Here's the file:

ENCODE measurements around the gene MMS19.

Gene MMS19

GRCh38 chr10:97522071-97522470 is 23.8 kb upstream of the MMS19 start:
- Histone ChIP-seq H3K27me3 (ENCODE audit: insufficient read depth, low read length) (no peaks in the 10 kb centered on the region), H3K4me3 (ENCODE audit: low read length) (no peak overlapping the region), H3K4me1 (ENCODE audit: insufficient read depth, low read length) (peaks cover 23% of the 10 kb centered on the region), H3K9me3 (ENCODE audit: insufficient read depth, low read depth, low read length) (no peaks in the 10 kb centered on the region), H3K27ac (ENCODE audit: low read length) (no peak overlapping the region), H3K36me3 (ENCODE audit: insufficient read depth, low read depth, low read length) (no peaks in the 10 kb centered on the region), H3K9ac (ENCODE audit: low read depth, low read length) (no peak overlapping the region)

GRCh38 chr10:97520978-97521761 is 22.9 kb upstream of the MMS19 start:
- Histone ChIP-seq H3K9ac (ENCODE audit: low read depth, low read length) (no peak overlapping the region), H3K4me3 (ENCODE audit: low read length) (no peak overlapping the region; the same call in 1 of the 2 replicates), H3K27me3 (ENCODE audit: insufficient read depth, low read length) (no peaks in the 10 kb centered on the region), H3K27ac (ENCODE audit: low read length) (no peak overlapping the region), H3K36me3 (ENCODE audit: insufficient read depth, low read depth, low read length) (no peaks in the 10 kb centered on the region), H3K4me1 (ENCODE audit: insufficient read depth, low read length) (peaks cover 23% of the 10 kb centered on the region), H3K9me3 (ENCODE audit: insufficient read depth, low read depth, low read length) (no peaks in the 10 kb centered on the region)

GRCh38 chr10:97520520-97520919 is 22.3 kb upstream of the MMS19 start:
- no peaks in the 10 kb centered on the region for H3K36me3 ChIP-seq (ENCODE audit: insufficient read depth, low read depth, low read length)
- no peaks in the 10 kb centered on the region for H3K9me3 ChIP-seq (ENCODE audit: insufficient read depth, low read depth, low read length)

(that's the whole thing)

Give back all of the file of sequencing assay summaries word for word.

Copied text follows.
ENCODE measurements around the gene MMS19.

Gene MMS19

GRCh38 chr10:97522071-97522470 is 23.8 kb upstream of the MMS19 start:
- Histone ChIP-seq H3K27me3 (ENCODE audit: insufficient read depth, low read length) (no peaks in the 10 kb centered on the region), H3K4me3 (ENCODE audit: low read length) (no peak overlapping the region), H3K4me1 (ENCODE audit: insufficient read depth, low read length) (peaks cover 23% of the 10 kb centered on the region), H3K9me3 (ENCODE audit: insufficient read depth, low read depth, low read length) (no peaks in the 10 kb centered on the region), H3K27ac (ENCODE audit: low read length) (no peak overlapping the region), H3K36me3 (ENCODE audit: insufficient read depth, low read depth, low read length) (no peaks in the 10 kb centered on the region), H3K9ac (ENCODE audit: low read depth, low read length) (no peak overlapping the region)

GRCh38 chr10:97520978-97521761 is 22.9 kb upstream of the MMS19 start:
- Histone ChIP-seq H3K9ac (ENCODE audit: low read depth, low read length) (no peak overlapping the region), H3K4me3 (ENCODE audit: low read length) (no peak overlapping the region; the same call in 1 of the 2 replicates), H3K27me3 (ENCODE audit: insufficient read depth, low read length) (no peaks in the 10 kb centered on the region), H3K27ac (ENCODE audit: low read length) (no peak overlapping the region), H3K36me3 (ENCODE audit: insufficient read depth, low read depth, low read length) (no peaks in the 10 kb centered on the region), H3K4me1 (ENCODE audit: insufficient read depth, low read length) (peaks cover 23% of the 10 kb centered on the region), H3K9me3 (ENCODE audit: insufficient read depth, low read depth, low read length) (no peaks in the 10 kb centered on the region)

GRCh38 chr10:97520520-97520919 is 22.3 kb upstream of the MMS19 start:
- no peaks in the 10 kb centered on the region for H3K36me3 ChIP-seq (ENCODE audit: insufficient read depth, low read depth, low read length)
- no peaks in the 10 kb centered on the region for H3K9me3 ChIP-seq (ENCODE audit: insufficient read depth, low read depth, low read length)